Supplementing Your Broodmare and Foal

When thinking about the nutrition of broodmares and foals, most people understand the importance of the macro minerals calcium, phosphorus, and magnesium, which is needed for the rapid bone growth in the fetus in late gestation and once the foal is born. However, breeders sometimes don’t realize that certain trace minerals and vitamins during gestation and nursing are extremely important in the growth, development, and health of foals. For this reason it is very important that they supplement their broodmares with a great supplement, like Horse Guard. Without a proper trace mineral and vitamin supplementation her foal could have multiple issues that could have easily been avoided.

Copper, zinc, manganese, and iron are trace minerals in which your pregnant mare must receive adequate amounts during pregnancy in order for the fetal liver to have adequate storage at birth. These four mineral stores are then used by the foal during the first few months of life because the mare’s milk is too low to meet the foal’s requirements, even in a mare that has never been deficient.

Minerals Foals Must Store During During A Mare’s Pregnancy


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Copper is an integral mineral for formation and maturation of cartilage. Research has shown that mares supplemented with copper in the last trimester have foals with less soundness issues than foals born to mares that received no copper supplementation. Feeding supplemental copper to foals from mares that didn’t receive supplementation during pregnancy did not correct the problems. This shows the importance of supplementation of copper during pregnancy rather than providing supplementation to the foal after birth. Furthermore, foals that don’t have adequate stores of copper at birth and/or don’t receive adequate amounts during their first two years are thought to be at a higher risk of developmental orthopedic disease.


Zinc plays an important role in immune function, epithelial tissues, and bone, cartilage, and hoof development. Like copper, zinc needs to be stored in the fetus’s liver during pregnancy as the mare transfers very little through milk. Zinc-deficient foals have decreased antibody levels, which reduce immune function. The effects of zinc deficiency on bone and cartilage formation in foals cause reduced growth rates. In addition, both zinc deficiency and toxicity, has been associated with lesions on the lower extremities related to developmental orthopedic disease. This helps to further drive home the importance of feeding a properly balanced vitamin-mineral supplement, like Horse Guard.


Manganese has many important functions in the body including metabolism, and serving as an antioxidant. In broodmares a manganese deficiency can cause re-absorption of an embryo, making it hard to get the mare bred. Manganese aids in the metabolism of carbohydrates and fats, and serves as an antioxidant in the body. It also aids in cartilage formation, with research suggesting that Manganese deficiency is linked to limb abnormalities in foals. Supplementing with a product that contains Manganese during a mare’s pregnancy will help ensure the foal is able to have strong bones and healthy cartilage during a period that they are growing rapidly.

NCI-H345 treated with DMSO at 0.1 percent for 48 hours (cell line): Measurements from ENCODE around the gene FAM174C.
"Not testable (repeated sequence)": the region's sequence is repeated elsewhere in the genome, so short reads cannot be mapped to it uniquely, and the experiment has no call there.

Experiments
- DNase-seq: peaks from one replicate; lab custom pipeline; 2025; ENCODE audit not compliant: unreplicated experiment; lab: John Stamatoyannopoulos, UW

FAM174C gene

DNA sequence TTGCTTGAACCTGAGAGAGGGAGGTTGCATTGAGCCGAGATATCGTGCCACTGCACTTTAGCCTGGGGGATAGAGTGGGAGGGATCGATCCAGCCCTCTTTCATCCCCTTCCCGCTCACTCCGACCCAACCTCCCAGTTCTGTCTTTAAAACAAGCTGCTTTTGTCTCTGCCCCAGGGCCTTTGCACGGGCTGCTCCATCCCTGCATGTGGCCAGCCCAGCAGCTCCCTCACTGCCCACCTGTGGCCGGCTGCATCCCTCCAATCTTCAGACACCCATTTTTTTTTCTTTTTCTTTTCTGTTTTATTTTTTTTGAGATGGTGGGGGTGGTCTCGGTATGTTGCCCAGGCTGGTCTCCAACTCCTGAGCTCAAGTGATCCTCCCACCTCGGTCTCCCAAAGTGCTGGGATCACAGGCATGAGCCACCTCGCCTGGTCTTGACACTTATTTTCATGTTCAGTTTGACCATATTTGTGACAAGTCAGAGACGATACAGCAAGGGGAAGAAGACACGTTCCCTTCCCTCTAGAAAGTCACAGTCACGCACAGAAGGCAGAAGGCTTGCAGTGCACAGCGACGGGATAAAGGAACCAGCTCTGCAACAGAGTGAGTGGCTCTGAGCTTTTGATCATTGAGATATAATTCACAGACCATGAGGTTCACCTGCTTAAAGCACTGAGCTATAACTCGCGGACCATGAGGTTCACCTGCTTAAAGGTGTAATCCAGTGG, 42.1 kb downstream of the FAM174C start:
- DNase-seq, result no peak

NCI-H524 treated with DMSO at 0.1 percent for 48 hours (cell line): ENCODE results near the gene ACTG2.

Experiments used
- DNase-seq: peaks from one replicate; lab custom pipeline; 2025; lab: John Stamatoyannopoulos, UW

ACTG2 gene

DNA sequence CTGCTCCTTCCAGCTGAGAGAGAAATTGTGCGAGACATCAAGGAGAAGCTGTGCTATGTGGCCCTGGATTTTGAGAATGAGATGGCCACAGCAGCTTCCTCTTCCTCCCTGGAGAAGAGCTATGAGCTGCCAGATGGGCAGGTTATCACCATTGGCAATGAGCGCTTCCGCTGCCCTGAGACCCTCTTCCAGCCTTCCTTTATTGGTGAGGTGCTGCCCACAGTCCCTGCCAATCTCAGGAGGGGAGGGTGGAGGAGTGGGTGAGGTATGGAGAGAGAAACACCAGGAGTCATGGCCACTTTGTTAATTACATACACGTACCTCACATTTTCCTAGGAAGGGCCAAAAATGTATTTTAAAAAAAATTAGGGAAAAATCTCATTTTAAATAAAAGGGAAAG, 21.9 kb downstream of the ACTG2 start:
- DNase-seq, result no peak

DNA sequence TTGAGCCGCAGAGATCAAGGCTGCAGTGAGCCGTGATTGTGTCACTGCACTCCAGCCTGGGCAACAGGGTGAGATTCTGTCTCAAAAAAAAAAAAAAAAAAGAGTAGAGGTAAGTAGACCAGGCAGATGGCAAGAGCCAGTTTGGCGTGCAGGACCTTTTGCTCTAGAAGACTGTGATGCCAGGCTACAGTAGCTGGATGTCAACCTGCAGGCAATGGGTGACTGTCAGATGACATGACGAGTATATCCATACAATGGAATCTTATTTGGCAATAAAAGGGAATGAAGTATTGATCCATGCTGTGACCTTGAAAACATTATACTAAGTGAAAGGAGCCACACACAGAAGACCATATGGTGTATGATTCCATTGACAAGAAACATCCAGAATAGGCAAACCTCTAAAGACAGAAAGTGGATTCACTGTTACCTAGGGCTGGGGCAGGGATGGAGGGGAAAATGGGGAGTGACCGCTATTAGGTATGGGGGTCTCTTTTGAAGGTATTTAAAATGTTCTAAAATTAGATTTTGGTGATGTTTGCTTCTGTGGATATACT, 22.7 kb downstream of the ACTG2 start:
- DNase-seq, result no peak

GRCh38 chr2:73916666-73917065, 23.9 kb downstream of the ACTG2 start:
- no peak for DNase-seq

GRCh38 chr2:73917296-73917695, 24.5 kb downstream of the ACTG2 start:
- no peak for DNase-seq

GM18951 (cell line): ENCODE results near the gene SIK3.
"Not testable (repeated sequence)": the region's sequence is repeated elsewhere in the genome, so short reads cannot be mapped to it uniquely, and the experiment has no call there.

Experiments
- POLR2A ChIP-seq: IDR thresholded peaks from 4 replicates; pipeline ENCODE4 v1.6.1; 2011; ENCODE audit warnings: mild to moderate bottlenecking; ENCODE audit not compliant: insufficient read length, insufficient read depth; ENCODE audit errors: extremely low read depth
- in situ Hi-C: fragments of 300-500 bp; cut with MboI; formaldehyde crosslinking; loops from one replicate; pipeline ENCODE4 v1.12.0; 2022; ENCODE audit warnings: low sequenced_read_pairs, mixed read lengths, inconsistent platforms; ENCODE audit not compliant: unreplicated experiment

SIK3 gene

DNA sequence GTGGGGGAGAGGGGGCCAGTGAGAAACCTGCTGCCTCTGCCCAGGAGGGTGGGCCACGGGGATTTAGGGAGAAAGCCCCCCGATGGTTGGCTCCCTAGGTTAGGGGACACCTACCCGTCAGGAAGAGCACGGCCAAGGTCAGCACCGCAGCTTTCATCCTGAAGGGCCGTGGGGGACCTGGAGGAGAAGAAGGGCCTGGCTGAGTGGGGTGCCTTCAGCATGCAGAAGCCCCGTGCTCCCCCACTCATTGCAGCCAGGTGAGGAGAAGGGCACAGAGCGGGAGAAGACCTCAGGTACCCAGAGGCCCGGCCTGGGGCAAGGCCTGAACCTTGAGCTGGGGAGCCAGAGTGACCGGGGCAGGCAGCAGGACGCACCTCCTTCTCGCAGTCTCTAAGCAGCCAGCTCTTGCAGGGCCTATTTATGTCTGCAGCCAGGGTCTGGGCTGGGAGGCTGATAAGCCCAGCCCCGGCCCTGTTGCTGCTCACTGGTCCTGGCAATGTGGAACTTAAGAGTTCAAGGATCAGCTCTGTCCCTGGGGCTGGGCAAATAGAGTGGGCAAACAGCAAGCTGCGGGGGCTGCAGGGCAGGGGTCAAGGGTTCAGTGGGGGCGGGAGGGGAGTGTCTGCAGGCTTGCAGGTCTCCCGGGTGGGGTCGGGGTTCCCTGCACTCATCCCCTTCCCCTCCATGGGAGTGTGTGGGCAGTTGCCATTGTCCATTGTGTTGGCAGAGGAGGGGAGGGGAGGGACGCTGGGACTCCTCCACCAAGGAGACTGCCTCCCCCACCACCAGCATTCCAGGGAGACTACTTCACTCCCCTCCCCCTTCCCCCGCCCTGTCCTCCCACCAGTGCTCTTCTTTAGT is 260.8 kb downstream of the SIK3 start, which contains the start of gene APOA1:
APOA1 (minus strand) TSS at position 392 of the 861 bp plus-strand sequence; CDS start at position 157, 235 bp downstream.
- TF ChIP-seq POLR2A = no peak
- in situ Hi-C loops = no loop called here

The transport of oxygen throughout blood and into muscles is reliant on Iron. Iron makes up hemoglobin, the transport molecule of oxygen in the blood. It also makes up myoglobin, which aids in the muscles receiving oxygen. Inadequate levels of iron results in anemia. Foals are more susceptible to iron deficiency than all other classes of horses. In order for foals to have adequate iron levels in the first few months of life iron must be stored in the fetal liver during the mare’s pregnancy.

Other Important Minerals for Mares and Foals


Selenium’s major roles in the body include reproduction, growth, and immunity. Selenium serves as an antioxidant in the body, removing free radicals that damage tissues. It is also crucial in thyroid hormone production to convert the prohormone, triiodothyronine, to the active form, thyroxine. Mares that are selenium-deficient are harder to get bred and if become pregnant are at greater risk of aborting. After foaling selenium-deficient mares also have a greater chance of retaining a placenta.

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A foal born to a selenium-deficient mare is at much greater risk of White Muscle Disease, of which signs include; weakness, trouble standing, difficulty in suckling and swallowing, respiratory distress, and impaired cardiac function. In addition, a selenium deficient foal’s immune system is compromised. Foals from mares that receive 3 mg of organic selenium during pregnancy had greater antibody levels and blood selenium levels and mares had higher selenium levels in colostrum and milk than mares fed 3 mg of inorganic selenium and 1 mg of organic selenium. When mares are supplemented with 3 mg of organic selenium foals are less likely to have contracted tendons and angular limb deformities as well. Foals rely mostly on their mother’s milk to meet their selenium requirement during the few months of life, so adequate selenium supplementation levels during pregnancy and nursing are crucial.


Iodine is essential for reproduction, growth, feed utilization and temperature regulation. In order for thyroid hormones thyroxine and triiodothyronine to be produced iodine must be present to be incorporated into the hormone. An iodine-deficient mare may have a foal with goiters because the thyroid gland becomes enlarged to try and compensate to produce adequate levels of thyroxine. Signs of selenium deficiency in a foal include; stillborn foals or weak foals that can’t stand and nurse, rough hair coat, contracted tendons, limb deformities, and abnormal bone development. Like selenium, foals rely on their mother’s milk to meet their iodine requirements during nursing.

Crucial Vitamins for Mares and Foals

Vitamin A